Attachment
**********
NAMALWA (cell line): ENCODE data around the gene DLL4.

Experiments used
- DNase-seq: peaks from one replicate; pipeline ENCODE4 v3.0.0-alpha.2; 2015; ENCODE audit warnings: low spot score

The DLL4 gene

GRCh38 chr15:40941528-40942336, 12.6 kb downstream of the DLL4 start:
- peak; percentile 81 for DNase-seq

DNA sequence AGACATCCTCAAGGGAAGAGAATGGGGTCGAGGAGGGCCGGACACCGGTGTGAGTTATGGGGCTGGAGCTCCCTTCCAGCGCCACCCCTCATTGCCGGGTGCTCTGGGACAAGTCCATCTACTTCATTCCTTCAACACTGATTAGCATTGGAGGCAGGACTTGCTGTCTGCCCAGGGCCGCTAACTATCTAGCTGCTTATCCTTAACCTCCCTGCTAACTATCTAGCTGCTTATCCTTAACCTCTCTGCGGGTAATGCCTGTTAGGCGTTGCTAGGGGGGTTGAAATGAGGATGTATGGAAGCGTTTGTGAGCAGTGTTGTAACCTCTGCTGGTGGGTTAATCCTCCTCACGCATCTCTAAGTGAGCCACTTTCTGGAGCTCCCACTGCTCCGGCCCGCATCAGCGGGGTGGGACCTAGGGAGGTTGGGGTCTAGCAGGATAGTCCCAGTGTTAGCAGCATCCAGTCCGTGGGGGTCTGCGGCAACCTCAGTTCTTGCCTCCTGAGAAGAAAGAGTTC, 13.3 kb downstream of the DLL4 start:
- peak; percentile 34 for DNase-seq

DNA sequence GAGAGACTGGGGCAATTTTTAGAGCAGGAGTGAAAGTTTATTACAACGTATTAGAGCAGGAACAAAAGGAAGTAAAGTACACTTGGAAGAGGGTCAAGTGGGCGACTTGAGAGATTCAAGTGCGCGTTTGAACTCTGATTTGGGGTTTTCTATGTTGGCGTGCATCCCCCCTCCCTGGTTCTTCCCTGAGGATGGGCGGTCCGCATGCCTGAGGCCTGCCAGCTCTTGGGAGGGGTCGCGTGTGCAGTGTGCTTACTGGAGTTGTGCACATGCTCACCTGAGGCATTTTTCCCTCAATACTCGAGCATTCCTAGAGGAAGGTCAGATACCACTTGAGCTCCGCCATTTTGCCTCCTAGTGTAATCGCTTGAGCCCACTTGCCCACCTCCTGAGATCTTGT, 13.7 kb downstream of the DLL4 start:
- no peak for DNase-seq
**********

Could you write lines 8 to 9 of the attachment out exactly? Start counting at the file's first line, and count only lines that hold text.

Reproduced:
- peak; percentile 34 for DNase-seq

DNA sequence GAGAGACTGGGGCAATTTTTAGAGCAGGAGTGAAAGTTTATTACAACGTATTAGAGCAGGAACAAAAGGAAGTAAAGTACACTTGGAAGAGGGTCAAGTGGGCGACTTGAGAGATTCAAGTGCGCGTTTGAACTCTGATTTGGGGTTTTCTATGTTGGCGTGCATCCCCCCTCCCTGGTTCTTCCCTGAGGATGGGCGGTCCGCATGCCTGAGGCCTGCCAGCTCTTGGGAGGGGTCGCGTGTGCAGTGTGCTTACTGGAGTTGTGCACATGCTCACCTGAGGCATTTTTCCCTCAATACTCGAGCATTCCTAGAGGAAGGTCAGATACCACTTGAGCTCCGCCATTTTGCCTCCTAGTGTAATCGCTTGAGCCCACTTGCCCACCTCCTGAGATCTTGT, 13.7 kb downstream of the DLL4 start: